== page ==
The quadrupeds shown coexisting peacefully with the apes in the early scenes are tapirs, Tapirus bairdii. They live in tropical forests in Central America and northwest South America. You'd never see them in Africa (outside of a zoo), nor in the very dry habitat shown in the film. But tapirs that are accustomed to humans can be quite docile (though obstinate), and they look exotic to most viewers, so they were a reasonable choice for the film. See more »

Quotes

[first lines]
Aries-1B stewardess: Here you are, sir, main level please.
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Crazy Credits

The original theatrical release had Ligeti's Atmospheres to a black screen for roughly 8 to 10 minutes before the movie began, and Strauss' The Blue Danube well after the end credits to a black screen. See more »

Connections

Featured in The 100 Greatest Films (2001) See more »

Soundtracks

The Blue Danube
(1866)
("An der schönen, blauen Donau, op. 314 (The Blue Danube)")
Music by Johann Strauss (as Johann Strauss)
Performed by Berliner Philharmoniker (as the Berlin Philharmonic Orchestra)
Conductor Herbert von Karajan
Courtesy Deutsche Grammophon
See more »

Frequently Asked Questions

See more (Spoiler Alert!) »

User Reviews

 
Tribute to one of the top 5 filmmakers of our time...
7 March 1999 | by See all my reviews

I write this review just after hearing of Stanley Kubrick's death. It's a great loss, and I write about 2001: A SPACE ODYSSEY, because I feel it is the consummate Kubrick film, the one he will be most remembered for. It is a picture like no other, not only revolutionizing science fiction, but changing the way films are conceptualized. It was probably America's first 'art' film and has inspired the likes of George Lucas and countless other writers and directors.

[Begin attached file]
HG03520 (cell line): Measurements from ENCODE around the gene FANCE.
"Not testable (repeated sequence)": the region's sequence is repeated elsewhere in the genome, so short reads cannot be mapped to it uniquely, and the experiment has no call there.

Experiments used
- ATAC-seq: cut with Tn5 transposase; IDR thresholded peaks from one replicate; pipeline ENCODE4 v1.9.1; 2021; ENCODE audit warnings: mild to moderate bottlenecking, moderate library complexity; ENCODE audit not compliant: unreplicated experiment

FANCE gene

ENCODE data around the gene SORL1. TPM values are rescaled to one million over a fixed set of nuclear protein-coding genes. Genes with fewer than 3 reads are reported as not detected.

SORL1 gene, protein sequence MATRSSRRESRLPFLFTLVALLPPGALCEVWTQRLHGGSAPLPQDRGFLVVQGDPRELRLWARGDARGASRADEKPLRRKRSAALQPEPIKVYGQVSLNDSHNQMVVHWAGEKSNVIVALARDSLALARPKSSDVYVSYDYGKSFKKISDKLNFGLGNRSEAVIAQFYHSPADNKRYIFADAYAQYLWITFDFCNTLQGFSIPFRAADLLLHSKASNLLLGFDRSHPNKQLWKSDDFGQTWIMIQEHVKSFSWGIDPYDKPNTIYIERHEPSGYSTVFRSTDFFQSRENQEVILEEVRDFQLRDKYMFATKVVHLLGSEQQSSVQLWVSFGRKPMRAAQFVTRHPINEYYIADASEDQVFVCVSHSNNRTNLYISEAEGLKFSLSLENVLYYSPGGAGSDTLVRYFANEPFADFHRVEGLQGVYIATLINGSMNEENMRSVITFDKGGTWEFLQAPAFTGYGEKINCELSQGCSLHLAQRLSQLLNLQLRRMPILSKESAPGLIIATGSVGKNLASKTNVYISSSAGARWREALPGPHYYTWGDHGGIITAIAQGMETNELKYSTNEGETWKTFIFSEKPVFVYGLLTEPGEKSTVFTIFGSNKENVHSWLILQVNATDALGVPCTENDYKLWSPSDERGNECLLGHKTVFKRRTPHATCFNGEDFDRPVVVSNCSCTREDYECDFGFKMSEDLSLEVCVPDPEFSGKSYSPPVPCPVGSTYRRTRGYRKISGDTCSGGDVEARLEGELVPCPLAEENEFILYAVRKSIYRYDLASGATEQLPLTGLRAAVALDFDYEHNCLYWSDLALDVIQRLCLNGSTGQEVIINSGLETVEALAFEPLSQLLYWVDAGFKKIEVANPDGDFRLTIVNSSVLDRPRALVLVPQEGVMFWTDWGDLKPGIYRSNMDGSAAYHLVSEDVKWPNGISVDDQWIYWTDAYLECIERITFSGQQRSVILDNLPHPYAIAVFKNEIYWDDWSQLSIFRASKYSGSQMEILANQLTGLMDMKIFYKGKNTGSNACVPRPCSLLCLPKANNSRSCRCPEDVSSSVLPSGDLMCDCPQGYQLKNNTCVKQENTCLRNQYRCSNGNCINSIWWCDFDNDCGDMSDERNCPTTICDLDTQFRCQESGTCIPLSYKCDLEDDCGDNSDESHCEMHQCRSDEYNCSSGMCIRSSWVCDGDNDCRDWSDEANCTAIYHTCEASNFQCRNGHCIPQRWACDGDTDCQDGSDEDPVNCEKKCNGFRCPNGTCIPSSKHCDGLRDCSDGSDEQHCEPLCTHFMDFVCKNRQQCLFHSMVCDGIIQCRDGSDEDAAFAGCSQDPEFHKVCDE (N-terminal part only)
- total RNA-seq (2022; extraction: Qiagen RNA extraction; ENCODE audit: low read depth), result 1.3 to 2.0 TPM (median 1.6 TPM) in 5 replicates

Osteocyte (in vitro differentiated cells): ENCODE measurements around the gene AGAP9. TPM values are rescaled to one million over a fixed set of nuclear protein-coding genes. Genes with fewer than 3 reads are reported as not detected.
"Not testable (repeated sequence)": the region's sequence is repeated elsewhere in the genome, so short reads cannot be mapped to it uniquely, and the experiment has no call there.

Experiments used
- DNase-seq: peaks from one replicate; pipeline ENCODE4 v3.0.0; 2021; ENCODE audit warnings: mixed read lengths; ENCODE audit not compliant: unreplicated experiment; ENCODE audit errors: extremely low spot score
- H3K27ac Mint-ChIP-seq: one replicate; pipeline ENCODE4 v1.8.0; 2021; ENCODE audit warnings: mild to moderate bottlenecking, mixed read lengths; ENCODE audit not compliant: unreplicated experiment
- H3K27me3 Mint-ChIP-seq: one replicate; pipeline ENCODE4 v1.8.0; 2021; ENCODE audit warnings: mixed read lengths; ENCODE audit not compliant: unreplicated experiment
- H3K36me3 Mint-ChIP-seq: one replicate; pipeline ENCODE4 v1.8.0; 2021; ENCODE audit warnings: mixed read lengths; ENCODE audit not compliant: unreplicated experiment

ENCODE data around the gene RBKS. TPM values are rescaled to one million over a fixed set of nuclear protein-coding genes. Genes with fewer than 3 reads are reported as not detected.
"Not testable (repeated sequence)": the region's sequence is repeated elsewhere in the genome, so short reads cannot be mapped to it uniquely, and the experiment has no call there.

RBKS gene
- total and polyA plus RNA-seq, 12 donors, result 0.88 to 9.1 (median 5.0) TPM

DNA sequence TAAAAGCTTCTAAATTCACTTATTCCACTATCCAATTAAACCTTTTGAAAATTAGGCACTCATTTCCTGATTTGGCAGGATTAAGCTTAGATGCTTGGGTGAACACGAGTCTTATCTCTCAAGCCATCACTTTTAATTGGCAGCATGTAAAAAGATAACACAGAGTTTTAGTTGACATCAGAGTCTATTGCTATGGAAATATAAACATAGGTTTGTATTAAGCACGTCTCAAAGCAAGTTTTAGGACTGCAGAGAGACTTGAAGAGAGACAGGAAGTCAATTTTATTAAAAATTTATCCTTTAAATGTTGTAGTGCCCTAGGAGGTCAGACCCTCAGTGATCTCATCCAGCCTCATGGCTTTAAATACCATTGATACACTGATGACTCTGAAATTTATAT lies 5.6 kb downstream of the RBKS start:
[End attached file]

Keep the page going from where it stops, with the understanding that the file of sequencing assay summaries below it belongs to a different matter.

Aside from its visual greatness, the reason the film spawns so much discussion and analysis is because so many people have so many different interpretations of it. Kubrick and Arthur C. Clarke, his co-writer, had a vision, but we have never really found out what was going through their minds. Of course, the skinny on its 'message' is how technology of the future will take over humanity and decide the course of our lives unless we are careful. 2001's ending is one of hope, a version of our rebirth through the star-child's flight back to earth. It is meaningless to many, but discerning filmgoers will understand.

Although 2001 does not have the wicked, dark humor of DR. STRANGELOVE or CLOCKWORK ORANGE, or contain strong, eccentric characters that filled his earlier works like PATHS OF GLORY or SPARTACUS, I still feel he would've liked to be remembered most for this. If anything, HAL will be his most memorable character, dangerous, murderous, and artificial. It was a half-decade in the making at a time when Hollywood was still churning out dull musicals and just waking up to the New Wave of French and Italian cinema. Kubrick was a maverick director who made great films on his own terms, his own time, and for everyone else to marvel at. He will be missed.